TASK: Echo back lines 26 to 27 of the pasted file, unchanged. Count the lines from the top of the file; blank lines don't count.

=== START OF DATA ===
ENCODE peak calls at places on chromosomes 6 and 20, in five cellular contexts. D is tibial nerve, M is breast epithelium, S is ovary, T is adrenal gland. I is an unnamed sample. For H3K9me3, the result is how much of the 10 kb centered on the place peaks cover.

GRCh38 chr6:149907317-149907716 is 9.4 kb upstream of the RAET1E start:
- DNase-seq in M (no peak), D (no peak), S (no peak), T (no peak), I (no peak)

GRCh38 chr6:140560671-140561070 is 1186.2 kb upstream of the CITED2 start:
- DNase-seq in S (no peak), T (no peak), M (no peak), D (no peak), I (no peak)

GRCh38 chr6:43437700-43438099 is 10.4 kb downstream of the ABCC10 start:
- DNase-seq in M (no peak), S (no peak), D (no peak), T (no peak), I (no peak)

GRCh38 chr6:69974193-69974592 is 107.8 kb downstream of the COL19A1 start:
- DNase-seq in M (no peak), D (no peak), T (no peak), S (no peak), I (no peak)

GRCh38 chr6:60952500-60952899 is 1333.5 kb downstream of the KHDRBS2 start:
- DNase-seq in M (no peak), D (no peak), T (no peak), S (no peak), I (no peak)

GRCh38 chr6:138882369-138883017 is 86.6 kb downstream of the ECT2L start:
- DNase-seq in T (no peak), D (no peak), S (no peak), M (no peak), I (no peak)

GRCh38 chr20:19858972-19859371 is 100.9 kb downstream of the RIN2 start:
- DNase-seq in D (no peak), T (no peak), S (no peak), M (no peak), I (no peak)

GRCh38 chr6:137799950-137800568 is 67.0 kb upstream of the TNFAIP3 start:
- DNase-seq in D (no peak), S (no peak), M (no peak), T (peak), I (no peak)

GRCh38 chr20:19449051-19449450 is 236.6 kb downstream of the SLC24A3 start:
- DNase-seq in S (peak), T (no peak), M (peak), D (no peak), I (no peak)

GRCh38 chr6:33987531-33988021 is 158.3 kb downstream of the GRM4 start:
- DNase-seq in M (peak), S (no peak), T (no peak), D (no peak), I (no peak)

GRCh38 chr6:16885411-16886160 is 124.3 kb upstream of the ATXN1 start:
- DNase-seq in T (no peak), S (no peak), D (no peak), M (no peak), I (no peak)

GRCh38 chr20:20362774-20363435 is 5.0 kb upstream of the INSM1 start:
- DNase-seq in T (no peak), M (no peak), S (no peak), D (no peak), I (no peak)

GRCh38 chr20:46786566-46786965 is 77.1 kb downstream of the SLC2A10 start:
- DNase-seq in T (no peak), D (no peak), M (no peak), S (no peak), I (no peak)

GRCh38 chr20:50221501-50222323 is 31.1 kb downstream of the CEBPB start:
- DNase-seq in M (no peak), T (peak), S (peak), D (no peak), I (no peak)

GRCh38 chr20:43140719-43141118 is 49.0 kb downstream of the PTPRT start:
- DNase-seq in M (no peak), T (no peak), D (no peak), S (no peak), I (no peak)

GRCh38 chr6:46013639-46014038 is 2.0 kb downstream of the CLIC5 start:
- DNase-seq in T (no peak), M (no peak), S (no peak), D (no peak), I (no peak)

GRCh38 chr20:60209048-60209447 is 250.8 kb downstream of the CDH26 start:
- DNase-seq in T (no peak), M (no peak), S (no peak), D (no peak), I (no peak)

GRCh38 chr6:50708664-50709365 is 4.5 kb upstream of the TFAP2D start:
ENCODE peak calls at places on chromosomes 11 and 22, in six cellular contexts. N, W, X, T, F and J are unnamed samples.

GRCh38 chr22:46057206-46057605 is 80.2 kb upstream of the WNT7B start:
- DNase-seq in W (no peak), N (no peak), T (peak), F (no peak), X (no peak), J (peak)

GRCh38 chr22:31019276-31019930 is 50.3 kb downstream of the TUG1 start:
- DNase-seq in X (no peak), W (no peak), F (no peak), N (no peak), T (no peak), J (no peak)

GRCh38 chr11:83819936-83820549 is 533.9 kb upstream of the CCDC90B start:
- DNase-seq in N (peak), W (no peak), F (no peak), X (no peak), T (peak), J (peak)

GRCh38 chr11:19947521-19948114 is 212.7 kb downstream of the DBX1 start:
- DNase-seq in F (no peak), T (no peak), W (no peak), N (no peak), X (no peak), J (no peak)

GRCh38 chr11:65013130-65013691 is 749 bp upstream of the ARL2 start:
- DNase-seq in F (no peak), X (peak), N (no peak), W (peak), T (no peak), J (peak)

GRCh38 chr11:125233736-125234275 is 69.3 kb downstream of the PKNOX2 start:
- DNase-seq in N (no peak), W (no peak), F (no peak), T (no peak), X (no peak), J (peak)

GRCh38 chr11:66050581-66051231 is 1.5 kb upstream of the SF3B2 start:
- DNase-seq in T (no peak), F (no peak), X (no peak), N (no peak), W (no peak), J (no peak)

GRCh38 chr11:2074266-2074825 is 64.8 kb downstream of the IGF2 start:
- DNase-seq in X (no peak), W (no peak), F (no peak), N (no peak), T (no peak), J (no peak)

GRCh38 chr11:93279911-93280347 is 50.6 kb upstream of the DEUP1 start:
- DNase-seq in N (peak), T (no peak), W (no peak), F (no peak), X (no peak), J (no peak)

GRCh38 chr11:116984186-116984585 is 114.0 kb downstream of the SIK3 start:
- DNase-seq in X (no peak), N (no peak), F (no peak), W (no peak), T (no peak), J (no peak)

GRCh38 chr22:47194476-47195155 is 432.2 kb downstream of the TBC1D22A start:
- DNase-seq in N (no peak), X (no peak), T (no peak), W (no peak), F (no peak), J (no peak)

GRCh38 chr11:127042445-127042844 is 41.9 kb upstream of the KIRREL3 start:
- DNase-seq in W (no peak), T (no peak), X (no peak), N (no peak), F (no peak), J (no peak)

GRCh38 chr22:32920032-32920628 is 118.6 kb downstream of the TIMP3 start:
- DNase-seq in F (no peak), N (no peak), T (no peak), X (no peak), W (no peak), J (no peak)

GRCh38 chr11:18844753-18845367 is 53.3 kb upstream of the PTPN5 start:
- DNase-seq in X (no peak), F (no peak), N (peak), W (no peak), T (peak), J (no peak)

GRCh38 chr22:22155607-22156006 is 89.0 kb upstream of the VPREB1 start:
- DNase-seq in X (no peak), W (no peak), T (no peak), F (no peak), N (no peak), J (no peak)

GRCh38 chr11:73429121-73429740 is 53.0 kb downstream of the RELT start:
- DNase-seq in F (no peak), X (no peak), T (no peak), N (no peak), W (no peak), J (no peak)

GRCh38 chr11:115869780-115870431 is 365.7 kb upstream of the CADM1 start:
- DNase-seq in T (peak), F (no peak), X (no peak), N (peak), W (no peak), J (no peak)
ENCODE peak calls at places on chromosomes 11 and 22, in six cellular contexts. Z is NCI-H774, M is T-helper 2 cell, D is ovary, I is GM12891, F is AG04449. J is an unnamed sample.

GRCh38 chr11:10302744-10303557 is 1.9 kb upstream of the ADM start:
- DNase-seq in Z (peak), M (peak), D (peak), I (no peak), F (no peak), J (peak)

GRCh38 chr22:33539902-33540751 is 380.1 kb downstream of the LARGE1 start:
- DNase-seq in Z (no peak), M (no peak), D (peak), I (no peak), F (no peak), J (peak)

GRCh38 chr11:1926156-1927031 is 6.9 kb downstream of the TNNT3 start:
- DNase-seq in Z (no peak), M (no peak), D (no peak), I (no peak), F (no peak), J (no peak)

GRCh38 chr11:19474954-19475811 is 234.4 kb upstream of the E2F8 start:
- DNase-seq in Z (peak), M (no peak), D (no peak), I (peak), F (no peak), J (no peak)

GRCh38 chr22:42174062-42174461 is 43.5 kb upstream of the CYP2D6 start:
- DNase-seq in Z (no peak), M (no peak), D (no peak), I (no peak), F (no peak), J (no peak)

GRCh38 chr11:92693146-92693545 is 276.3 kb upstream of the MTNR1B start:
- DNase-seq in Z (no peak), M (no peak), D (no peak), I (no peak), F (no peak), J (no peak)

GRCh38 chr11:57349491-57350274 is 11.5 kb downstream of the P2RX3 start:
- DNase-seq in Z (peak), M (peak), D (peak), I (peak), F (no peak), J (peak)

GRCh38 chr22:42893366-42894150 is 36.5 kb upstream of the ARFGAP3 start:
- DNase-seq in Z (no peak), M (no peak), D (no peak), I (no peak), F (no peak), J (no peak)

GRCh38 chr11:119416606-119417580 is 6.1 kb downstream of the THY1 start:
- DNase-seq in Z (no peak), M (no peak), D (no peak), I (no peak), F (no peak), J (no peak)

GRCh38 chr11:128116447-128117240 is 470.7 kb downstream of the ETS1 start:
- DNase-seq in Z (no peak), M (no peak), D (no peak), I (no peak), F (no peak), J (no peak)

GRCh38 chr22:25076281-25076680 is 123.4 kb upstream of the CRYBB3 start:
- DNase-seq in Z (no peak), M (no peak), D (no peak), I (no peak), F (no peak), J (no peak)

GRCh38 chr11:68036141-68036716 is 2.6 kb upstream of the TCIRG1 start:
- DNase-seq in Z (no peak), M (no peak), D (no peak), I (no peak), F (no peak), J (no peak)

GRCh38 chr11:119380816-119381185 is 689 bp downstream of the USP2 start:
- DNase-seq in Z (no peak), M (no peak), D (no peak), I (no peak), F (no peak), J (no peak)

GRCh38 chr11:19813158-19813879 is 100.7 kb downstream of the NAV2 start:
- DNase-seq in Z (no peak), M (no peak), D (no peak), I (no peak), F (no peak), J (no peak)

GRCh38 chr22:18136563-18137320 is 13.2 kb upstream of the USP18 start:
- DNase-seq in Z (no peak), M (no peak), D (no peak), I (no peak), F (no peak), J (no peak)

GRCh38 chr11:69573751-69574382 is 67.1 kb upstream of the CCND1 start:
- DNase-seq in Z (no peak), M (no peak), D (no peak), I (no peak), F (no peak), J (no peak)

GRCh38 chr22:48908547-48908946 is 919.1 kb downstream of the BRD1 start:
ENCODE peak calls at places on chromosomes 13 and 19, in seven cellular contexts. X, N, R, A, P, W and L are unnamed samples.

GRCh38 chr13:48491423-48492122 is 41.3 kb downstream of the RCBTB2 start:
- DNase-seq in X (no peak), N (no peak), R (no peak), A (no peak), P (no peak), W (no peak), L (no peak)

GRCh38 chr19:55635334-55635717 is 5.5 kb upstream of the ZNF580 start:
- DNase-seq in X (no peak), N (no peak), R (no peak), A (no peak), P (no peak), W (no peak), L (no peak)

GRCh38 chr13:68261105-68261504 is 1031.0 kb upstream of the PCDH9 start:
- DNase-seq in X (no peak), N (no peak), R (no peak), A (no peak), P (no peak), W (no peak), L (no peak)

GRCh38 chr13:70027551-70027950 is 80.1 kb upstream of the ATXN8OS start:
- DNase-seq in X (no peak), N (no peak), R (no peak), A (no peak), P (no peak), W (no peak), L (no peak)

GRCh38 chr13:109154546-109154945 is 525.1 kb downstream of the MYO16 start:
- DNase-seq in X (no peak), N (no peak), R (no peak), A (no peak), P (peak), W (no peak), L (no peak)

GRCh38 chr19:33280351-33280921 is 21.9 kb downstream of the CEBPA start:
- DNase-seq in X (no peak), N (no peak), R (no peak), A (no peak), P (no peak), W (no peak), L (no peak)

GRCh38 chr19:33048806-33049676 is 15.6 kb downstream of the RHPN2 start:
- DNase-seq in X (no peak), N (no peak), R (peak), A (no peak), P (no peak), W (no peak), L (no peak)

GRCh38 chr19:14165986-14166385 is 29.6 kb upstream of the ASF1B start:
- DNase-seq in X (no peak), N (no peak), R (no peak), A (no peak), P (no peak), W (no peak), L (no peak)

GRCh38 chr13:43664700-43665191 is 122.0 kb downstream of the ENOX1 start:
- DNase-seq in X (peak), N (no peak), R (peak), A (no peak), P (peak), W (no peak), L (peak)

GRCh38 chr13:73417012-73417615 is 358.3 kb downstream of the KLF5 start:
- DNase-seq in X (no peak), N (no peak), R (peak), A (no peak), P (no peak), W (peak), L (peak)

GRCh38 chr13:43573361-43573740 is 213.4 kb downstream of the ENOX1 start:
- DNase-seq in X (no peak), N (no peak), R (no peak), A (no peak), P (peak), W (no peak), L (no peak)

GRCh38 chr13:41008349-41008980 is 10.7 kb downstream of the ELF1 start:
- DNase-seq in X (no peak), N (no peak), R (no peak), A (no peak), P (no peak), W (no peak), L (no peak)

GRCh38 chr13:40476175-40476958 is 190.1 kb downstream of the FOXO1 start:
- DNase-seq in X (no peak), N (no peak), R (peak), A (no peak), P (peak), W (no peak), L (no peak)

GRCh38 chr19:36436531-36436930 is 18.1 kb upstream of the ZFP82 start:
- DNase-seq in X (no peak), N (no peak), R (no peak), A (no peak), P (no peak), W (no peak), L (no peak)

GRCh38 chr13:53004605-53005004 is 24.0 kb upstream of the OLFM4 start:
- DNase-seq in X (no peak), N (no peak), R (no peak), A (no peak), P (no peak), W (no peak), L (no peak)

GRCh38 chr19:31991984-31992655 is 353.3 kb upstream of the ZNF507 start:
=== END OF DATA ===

GRCh38 chr20:46786566-46786965 is 77.1 kb downstream of the SLC2A10 start:
- DNase-seq in T (no peak), D (no peak), M (no peak), S (no peak), I (no peak)